Learn 3 proven high school sales techniques that motivate students to reach their fundraising goals
Of all the age groups, high school fundraising can be the most challenging. However, if approached correctly, it can prove to be the most rewarding as well. Students at this level are dealing with many challenges. Incoming freshmen may feel overwhelmed as they’re forced to navigate their way around a much larger school. And being the youngest once again in an environment where many students are already preparing for college and their careers can be intimidating.
Every high school student, regardless of age, is most likely dealing with issues like peer pressure or learning how to balance a busy schedule.
So how can group sponsors, who need to raise money so their group can function, convince already busy high school students to add one more thing to their plate with a fundraiser? This has proven to be the million dollar question for many.
It all comes down to whether your group is a priority to your students or not. Some organizations have less of an uphill battle than others. Football and cheerleading are 2 examples. Many high school students want peer recognition and both of these activities offer high visibility.
Football head coaches have been known to pass our discount cards and tell his players that they have 5 days to sell them and bring back the money. If you want to be in the coach’s good graces, what high school student is not going to follow through? Cheerleaders need to raise money for expensive uniforms and competition. They don’t have much of a choice either. They’re probably going to be motivated to fundraise.
But what if you’re sponsoring the sophomore class? True, you may have a lot of students. Yet how can you get more participation? That can prove to be much more of a challenge.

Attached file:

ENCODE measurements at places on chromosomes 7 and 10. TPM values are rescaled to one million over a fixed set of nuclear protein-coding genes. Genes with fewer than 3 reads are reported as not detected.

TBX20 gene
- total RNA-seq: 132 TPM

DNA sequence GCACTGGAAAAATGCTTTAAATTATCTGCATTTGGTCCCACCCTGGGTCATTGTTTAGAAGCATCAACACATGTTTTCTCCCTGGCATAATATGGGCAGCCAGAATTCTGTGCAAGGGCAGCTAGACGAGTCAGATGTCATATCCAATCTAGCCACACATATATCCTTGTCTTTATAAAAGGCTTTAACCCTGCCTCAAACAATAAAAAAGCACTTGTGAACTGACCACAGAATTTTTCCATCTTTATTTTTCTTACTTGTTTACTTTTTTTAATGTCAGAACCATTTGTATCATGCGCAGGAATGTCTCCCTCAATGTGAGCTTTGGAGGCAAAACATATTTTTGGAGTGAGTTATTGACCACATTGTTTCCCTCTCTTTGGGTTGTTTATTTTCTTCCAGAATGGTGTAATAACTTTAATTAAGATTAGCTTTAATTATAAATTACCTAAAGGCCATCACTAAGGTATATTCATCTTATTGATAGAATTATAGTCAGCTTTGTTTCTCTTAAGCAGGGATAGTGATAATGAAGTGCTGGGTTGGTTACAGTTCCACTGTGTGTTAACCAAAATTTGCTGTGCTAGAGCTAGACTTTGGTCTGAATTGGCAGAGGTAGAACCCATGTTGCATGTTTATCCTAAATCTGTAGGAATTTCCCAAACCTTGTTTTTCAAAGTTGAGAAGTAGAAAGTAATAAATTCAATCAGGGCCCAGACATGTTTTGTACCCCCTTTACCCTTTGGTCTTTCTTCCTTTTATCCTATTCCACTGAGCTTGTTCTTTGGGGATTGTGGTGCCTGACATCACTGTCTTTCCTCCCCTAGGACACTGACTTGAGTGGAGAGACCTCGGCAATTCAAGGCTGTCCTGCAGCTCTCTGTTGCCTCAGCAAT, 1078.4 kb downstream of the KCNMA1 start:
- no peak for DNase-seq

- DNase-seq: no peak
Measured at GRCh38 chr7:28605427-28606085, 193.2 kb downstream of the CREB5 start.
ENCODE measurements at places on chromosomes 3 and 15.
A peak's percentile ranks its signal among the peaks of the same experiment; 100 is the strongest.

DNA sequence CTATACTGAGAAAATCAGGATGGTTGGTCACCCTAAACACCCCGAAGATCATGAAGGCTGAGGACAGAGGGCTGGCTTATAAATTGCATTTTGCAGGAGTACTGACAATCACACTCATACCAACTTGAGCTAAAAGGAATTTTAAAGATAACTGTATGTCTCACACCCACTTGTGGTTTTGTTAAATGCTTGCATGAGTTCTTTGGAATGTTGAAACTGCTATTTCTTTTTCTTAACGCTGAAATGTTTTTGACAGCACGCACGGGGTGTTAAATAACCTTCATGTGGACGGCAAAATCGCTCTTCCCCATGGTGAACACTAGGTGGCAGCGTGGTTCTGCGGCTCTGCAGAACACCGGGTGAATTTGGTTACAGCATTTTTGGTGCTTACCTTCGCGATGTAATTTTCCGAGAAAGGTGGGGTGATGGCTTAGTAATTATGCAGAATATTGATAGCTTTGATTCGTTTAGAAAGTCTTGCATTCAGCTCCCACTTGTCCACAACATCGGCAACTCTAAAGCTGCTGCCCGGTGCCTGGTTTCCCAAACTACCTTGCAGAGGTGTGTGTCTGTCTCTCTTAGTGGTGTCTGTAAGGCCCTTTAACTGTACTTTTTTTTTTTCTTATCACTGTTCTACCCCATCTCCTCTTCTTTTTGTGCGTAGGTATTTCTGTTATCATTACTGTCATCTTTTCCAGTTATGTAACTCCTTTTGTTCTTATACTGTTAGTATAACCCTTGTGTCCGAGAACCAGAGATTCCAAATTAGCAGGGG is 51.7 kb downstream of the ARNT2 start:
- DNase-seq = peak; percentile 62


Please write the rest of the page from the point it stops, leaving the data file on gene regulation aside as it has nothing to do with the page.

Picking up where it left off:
On one hand, it’s important to be empathetic. You must have a good understanding of what your students are already dealing with outside your group. Students are much more likely to respond if they know you care about them and respect their issues.
On the flip side, you have to come across as strong and convincing. Effective leaders are able to persuade and influence others regardless of the potential obstacles. They’re both positive and forward-thinking. Being able to paint a picture in the minds of your students of how the group will be better off once the money has been raised is crucial.
Here are 3 practical high school fundraising ideas that have been proven to improve student involvement and help your group reach and even exceed its financial goals:
1. Solidify Your Why with a Kickoff Meeting
Back to our previous question. How do you get your students to make raising money for your group a priority?
It all starts with solidifying your why. How will the money raised benefit the group, and more importantly, each of your students? If you can somehow get into the minds of your students and communicate your mission effectively, your sale will benefit. But to accomplish this, you’ll need to take the time to meet with your students before your sale starts. This is your opportunity to “rally the troops” and establish group cohesiveness.
The kickoff meeting is an opportunity to establish a strong foundation and get your sale off to a strong start. Many schools require groups to book their sale according to a fundraising calendar. This may be your only opportunity for your organization to raise money. Why not put everything you can into making your one opportunity a big success?
Your kickoff meeting needs to be treated like a lesson plan. Communicating your why requires preparation and presentation time. If you give it priority, so will your students.
Learn our 5 steps to a successful sale: Your Complete High School Fundraiser Kickoff Guide